One such former province, Ukraine, resembles Israel and Pakistan. In Russia, Ukraine has a large, powerful nuclear-armed neighbor, some of whose leading political figures do not fully accept Ukrainian independence. Also, like Israel and Pakistan, while Ukraine is not a full-fledged nuclear weapons state it has engaged in partial proliferation. Israel and Pakistan each has something short of a fully assembled (or at least publicly acknowledged and tested) bomb. Ukraine already possesses fully assembled nuclear weapons on its territory but has at best only partial control of them; it has physical custody, but presumably lacks the actual means to launch the nuclear-tipped missiles it inherited from the Soviet period. Finally, Ukraine, like Israel and Pakistan, has looked to the United States to reinforce its security. Washington pressed Kiev to send all nuclear weapons to Russia. In return, Ukraine asked for security assurances. These Kiev has received but in the most general possible form, as a repackaging of those extended in connection with the NPT and the Final Act of the Conference on Security and Cooperation in Europe, the largely symbolic set of agreements signed by the United States and all European countries, including the Soviet Union, at Helsinki in 1975. The government of Ukraine has promised to give up all its nuclear weapons and ratify the NPT. But the process of doing so is likely to be protracted, and depending on the course of events in Russia the nuclear option may prove tempting.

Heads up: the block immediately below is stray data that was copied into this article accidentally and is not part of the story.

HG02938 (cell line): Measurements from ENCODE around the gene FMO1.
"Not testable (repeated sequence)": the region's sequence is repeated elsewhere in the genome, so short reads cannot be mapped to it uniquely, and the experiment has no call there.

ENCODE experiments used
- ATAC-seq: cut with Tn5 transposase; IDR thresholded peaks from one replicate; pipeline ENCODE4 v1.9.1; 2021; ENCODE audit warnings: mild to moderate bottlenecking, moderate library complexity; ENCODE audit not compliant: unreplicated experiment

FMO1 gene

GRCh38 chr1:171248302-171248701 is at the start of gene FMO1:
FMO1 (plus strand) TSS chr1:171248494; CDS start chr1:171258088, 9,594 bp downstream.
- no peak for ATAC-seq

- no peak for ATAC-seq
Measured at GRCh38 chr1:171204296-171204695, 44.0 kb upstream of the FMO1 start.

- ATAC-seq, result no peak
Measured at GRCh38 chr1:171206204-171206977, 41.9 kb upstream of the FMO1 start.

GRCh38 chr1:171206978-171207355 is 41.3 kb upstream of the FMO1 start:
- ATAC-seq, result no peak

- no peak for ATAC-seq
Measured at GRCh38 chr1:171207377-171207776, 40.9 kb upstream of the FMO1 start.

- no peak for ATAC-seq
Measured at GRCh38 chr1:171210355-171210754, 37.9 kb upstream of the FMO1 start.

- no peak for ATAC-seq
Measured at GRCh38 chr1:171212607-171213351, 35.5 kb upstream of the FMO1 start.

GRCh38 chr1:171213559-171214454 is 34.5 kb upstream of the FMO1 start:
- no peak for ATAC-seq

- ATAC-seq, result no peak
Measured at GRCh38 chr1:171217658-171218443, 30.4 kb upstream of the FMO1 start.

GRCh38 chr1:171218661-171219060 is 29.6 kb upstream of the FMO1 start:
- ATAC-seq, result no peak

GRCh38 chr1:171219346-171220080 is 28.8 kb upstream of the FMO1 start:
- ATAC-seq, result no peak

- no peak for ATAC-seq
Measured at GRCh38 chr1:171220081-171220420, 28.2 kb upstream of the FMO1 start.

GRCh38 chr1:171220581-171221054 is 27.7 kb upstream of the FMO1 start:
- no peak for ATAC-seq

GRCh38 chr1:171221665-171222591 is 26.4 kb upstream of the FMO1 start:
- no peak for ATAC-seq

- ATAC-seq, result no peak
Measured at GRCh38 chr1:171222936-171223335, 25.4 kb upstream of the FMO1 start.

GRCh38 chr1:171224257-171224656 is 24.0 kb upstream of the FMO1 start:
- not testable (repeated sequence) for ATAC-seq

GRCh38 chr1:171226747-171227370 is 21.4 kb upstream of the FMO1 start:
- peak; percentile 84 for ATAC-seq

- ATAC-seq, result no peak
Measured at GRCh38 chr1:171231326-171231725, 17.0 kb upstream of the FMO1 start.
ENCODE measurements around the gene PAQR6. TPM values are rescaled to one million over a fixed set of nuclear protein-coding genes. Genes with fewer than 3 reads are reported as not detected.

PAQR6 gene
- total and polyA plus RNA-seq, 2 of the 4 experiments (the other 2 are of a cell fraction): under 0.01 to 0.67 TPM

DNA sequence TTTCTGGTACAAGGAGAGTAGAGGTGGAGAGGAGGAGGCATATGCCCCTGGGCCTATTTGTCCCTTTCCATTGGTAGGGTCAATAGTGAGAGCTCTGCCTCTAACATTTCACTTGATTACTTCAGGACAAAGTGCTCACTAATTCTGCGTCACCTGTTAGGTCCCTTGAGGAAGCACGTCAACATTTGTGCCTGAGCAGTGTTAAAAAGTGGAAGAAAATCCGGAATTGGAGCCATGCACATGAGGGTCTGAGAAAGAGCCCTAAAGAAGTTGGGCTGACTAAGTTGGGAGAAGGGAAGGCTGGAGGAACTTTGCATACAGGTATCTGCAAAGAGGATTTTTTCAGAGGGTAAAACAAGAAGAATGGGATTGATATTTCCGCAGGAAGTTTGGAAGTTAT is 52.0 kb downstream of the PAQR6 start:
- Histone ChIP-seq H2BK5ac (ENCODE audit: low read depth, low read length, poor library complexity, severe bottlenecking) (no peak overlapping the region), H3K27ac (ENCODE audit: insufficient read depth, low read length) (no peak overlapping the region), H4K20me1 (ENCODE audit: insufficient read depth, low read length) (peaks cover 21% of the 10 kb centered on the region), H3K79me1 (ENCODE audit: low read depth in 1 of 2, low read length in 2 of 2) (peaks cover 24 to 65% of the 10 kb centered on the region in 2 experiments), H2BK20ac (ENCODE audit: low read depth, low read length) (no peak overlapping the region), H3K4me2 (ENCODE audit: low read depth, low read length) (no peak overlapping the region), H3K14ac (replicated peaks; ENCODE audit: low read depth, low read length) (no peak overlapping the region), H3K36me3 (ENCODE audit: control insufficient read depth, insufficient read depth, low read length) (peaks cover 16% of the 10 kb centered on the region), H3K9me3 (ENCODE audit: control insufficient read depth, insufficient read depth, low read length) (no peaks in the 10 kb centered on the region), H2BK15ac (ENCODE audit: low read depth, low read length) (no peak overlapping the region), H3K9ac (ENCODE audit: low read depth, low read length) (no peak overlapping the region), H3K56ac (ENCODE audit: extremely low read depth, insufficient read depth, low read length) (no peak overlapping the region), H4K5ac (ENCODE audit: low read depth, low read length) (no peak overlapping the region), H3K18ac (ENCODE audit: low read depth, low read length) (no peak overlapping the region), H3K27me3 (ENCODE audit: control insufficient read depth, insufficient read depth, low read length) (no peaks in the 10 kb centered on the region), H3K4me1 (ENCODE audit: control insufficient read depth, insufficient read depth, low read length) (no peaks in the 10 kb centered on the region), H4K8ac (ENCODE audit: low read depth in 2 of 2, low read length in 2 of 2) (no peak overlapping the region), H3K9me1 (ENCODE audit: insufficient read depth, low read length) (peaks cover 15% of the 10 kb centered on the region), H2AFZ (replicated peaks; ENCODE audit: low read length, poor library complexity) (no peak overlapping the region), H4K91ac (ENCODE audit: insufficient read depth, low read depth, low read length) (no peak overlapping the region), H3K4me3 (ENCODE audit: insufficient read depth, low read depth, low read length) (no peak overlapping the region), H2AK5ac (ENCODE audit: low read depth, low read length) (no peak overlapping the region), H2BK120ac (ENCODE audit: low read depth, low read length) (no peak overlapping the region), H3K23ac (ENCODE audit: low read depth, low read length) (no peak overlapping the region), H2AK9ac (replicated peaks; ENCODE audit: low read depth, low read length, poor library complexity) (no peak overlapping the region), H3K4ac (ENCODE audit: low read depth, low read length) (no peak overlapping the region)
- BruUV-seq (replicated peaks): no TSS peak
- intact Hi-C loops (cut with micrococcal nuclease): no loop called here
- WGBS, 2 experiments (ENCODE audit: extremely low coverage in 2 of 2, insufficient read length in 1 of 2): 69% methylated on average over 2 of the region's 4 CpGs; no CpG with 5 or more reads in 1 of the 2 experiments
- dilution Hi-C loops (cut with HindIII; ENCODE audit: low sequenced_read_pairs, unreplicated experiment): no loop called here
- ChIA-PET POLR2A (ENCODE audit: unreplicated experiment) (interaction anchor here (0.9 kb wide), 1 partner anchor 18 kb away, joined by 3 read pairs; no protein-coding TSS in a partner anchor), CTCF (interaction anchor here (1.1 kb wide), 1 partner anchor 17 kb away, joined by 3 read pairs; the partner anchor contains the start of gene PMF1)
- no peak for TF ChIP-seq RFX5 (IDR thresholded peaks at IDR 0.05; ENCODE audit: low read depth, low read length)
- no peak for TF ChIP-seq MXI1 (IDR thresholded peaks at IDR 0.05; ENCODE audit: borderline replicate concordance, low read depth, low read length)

Nuclear weapons would be less consequential in the hands of an orphan than in those of Germany or Japan and less dangerous than in the case of a rogue state. The United States has done less to keep nuclear weapons out of the hands of this second group of potential proliferators than the other two categories, but Washington has not resigned itself to inaction. Pakistani, Israeli, and Ukrainian nuclear weapons pose hazards that the American government has sought to avoid.